In developing countries, the landscape surrounding agricultural land is important for maintaining biodiversity and providing ecosystem services. Forests provide a full suite of goods and services to subsistence farmers in the Himalayan agro-ecological system. The effects of biomass outtake on woody species richness and composition were analysed in forests under communal and government management. Interviews on forest use and perception of forest condition and ecosystem service delivery were conducted in farmer households bordering the forests. Significantly more woody species were found in the community managed forests. Species richness was negatively correlated with walking distance from the nearest village and increasing levels of anthropogenic disturbance. Community forests were generally less degraded than government managed forests, giving support to common pool resource management. Woody vegetation represented a crucial source of fuelwood, timber, fodder, and edible, aromatic and medicinal plants. Using a multidisciplinary framework to analyse ecosystem integrity and ecosystem service delivery enabled a finer understanding of these complex agro-ecological systems, giving support to evidence-based management and conservation planning for the future.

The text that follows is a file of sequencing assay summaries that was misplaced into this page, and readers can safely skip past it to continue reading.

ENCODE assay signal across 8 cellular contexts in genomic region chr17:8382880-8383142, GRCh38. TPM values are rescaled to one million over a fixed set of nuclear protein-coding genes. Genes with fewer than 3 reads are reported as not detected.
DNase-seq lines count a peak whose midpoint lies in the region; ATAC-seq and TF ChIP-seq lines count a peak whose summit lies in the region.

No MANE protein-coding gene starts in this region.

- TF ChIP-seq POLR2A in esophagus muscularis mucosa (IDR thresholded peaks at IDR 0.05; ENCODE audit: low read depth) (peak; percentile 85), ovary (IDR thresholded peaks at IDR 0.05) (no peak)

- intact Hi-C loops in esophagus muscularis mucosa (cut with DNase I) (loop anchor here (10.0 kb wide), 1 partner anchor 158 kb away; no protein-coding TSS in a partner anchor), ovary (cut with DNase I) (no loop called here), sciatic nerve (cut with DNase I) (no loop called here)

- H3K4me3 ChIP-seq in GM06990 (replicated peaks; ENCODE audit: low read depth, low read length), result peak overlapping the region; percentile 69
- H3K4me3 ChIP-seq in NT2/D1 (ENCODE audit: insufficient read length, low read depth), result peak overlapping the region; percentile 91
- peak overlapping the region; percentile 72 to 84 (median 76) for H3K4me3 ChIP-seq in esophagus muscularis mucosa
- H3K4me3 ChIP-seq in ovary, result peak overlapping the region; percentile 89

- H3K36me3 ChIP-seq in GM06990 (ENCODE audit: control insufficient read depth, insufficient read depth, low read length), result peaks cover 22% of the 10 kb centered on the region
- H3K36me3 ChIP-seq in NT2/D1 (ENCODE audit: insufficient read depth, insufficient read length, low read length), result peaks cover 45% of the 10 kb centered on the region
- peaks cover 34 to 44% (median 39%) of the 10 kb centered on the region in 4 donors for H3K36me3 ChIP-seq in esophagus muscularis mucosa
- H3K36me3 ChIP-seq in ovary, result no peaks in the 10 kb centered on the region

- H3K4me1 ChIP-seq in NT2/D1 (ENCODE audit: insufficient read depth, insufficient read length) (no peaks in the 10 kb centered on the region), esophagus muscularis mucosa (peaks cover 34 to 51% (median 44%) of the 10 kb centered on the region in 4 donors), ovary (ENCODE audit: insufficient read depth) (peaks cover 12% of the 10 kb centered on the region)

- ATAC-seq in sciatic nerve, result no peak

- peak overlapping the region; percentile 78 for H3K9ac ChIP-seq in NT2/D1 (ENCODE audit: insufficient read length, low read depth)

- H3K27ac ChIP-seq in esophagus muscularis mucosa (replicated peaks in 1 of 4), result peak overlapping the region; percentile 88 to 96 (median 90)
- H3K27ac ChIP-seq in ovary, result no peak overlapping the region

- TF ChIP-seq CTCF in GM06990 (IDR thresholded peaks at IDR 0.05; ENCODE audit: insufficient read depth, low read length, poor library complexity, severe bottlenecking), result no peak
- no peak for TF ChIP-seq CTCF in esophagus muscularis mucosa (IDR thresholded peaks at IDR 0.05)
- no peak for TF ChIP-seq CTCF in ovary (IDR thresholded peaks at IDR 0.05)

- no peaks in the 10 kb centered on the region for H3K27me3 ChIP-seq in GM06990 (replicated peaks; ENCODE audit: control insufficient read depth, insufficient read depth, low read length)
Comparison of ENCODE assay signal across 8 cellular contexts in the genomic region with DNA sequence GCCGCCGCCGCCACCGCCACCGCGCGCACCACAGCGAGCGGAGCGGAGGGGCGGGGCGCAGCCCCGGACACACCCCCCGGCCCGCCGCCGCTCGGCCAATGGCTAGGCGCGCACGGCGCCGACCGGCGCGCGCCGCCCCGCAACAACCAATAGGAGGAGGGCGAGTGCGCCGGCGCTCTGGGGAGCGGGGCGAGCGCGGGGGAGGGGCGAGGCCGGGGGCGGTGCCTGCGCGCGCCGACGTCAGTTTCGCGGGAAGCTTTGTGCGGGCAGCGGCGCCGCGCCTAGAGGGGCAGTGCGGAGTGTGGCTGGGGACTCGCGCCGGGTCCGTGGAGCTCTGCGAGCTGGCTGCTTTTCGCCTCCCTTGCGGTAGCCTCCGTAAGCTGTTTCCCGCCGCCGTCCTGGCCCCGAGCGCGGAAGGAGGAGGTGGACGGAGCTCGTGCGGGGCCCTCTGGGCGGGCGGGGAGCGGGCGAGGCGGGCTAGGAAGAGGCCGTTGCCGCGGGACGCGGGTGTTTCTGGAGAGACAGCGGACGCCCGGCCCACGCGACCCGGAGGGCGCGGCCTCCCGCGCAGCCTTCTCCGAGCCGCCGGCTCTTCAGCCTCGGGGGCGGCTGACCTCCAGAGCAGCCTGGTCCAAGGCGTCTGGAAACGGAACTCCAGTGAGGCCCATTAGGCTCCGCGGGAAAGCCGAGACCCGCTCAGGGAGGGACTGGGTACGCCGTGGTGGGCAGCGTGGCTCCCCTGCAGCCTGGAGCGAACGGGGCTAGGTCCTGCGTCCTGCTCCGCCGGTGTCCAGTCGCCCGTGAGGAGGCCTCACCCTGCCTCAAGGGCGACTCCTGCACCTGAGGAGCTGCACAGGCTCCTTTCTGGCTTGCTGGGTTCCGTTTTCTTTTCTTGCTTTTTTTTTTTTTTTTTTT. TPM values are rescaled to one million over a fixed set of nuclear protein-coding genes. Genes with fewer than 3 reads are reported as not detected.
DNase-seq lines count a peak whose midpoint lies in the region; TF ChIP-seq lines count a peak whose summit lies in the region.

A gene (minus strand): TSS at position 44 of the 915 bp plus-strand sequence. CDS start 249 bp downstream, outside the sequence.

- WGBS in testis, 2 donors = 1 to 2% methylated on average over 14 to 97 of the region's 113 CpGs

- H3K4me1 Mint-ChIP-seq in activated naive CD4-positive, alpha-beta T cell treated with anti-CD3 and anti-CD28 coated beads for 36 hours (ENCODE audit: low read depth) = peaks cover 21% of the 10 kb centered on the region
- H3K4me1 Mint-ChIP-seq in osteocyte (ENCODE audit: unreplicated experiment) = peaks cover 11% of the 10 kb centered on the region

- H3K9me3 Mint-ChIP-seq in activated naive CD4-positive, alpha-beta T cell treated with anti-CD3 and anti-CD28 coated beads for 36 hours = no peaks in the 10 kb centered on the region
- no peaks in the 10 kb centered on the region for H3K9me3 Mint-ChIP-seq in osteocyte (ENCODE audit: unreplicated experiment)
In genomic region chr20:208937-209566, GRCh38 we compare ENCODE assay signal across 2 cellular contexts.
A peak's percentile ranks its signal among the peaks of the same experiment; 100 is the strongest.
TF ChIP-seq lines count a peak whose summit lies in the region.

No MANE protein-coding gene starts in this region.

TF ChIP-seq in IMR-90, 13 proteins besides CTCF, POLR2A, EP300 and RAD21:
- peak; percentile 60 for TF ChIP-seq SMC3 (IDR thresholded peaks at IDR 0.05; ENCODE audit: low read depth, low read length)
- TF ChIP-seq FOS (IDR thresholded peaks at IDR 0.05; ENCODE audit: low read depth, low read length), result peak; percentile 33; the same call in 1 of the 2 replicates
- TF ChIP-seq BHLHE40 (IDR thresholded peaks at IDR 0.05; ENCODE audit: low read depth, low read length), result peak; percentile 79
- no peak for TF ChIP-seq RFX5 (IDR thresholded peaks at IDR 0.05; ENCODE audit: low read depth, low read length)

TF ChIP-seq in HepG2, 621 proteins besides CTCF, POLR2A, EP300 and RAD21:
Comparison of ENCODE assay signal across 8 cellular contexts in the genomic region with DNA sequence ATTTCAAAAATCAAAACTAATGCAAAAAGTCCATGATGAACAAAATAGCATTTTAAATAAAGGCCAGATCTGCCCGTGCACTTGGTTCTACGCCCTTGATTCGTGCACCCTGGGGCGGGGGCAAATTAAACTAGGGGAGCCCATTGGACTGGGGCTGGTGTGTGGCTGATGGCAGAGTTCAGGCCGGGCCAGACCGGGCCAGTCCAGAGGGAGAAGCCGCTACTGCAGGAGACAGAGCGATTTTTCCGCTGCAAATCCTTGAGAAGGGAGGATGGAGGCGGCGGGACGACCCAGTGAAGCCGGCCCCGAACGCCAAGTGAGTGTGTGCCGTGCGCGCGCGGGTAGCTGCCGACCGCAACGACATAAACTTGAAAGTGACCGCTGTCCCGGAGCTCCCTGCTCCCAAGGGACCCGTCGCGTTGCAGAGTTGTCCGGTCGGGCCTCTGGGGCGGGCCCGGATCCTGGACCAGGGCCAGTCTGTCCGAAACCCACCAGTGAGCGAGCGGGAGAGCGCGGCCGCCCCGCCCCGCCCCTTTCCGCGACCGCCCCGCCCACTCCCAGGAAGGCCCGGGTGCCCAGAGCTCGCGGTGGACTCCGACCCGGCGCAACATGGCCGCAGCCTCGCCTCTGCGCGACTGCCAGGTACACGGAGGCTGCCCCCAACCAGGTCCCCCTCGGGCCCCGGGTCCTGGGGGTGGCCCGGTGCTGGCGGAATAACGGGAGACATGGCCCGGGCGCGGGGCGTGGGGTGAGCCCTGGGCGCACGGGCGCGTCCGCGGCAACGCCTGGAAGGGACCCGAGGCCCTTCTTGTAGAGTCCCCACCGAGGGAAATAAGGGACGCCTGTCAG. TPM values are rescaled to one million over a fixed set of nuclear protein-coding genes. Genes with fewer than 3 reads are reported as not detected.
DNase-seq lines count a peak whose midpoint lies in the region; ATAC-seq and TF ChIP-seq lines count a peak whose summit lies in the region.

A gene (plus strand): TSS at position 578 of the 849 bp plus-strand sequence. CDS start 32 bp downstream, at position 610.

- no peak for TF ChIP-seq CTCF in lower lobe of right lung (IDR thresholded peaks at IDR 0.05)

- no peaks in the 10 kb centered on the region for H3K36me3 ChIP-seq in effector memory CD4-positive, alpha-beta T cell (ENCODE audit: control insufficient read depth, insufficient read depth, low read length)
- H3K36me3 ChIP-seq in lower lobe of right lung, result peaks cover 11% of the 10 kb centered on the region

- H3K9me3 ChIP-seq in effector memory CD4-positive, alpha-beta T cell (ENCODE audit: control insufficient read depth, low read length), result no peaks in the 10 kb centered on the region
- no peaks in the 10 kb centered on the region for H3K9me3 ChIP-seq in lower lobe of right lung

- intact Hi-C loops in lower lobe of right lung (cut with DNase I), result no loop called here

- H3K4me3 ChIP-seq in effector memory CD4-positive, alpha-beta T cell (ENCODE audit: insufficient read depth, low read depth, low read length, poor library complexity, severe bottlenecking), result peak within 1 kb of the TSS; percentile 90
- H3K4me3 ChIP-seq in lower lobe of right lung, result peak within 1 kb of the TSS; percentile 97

Author(s), editor(s), contributor(s):
MÃ REN, INGER E. KHEM R. BHATTARAI RAM P. CHAUDHARY